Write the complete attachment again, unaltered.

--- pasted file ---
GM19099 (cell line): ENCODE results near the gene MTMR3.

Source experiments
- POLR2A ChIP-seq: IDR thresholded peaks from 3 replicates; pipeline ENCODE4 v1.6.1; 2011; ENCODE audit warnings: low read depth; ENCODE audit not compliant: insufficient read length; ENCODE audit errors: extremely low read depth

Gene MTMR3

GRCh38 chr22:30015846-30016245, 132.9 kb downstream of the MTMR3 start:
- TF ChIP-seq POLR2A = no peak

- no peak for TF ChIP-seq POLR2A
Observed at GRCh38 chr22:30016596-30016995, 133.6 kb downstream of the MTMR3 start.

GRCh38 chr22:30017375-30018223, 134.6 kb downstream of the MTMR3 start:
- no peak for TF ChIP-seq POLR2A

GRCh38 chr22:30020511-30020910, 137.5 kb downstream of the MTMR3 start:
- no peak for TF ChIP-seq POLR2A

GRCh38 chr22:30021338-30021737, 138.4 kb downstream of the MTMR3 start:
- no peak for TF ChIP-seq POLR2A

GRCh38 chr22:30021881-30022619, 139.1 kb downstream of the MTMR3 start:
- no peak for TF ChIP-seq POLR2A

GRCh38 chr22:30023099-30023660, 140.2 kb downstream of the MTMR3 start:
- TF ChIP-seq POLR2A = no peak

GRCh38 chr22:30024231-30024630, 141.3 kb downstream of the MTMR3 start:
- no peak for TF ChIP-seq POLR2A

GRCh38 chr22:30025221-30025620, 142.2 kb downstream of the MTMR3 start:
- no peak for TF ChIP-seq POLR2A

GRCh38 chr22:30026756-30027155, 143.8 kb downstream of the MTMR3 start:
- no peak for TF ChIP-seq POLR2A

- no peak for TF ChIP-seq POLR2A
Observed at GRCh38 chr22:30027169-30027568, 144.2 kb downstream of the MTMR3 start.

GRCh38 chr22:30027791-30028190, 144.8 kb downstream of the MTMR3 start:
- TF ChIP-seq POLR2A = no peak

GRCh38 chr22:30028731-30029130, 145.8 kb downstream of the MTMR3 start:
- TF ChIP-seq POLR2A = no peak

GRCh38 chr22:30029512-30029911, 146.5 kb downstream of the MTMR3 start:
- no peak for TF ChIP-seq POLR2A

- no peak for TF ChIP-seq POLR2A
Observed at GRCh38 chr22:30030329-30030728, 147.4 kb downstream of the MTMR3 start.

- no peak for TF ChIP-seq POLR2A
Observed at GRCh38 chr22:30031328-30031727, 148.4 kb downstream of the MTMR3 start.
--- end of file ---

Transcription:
GM19099 (cell line): ENCODE results near the gene MTMR3.

Source experiments
- POLR2A ChIP-seq: IDR thresholded peaks from 3 replicates; pipeline ENCODE4 v1.6.1; 2011; ENCODE audit warnings: low read depth; ENCODE audit not compliant: insufficient read length; ENCODE audit errors: extremely low read depth

Gene MTMR3

GRCh38 chr22:30015846-30016245, 132.9 kb downstream of the MTMR3 start:
- TF ChIP-seq POLR2A = no peak

- no peak for TF ChIP-seq POLR2A
Observed at GRCh38 chr22:30016596-30016995, 133.6 kb downstream of the MTMR3 start.

GRCh38 chr22:30017375-30018223, 134.6 kb downstream of the MTMR3 start:
- no peak for TF ChIP-seq POLR2A

GRCh38 chr22:30020511-30020910, 137.5 kb downstream of the MTMR3 start:
- no peak for TF ChIP-seq POLR2A

GRCh38 chr22:30021338-30021737, 138.4 kb downstream of the MTMR3 start:
- no peak for TF ChIP-seq POLR2A

GRCh38 chr22:30021881-30022619, 139.1 kb downstream of the MTMR3 start:
- no peak for TF ChIP-seq POLR2A

GRCh38 chr22:30023099-30023660, 140.2 kb downstream of the MTMR3 start:
- TF ChIP-seq POLR2A = no peak

GRCh38 chr22:30024231-30024630, 141.3 kb downstream of the MTMR3 start:
- no peak for TF ChIP-seq POLR2A

GRCh38 chr22:30025221-30025620, 142.2 kb downstream of the MTMR3 start:
- no peak for TF ChIP-seq POLR2A

GRCh38 chr22:30026756-30027155, 143.8 kb downstream of the MTMR3 start:
- no peak for TF ChIP-seq POLR2A

- no peak for TF ChIP-seq POLR2A
Observed at GRCh38 chr22:30027169-30027568, 144.2 kb downstream of the MTMR3 start.

GRCh38 chr22:30027791-30028190, 144.8 kb downstream of the MTMR3 start:
- TF ChIP-seq POLR2A = no peak

GRCh38 chr22:30028731-30029130, 145.8 kb downstream of the MTMR3 start:
- TF ChIP-seq POLR2A = no peak

GRCh38 chr22:30029512-30029911, 146.5 kb downstream of the MTMR3 start:
- no peak for TF ChIP-seq POLR2A

- no peak for TF ChIP-seq POLR2A
Observed at GRCh38 chr22:30030329-30030728, 147.4 kb downstream of the MTMR3 start.

- no peak for TF ChIP-seq POLR2A
Observed at GRCh38 chr22:30031328-30031727, 148.4 kb downstream of the MTMR3 start.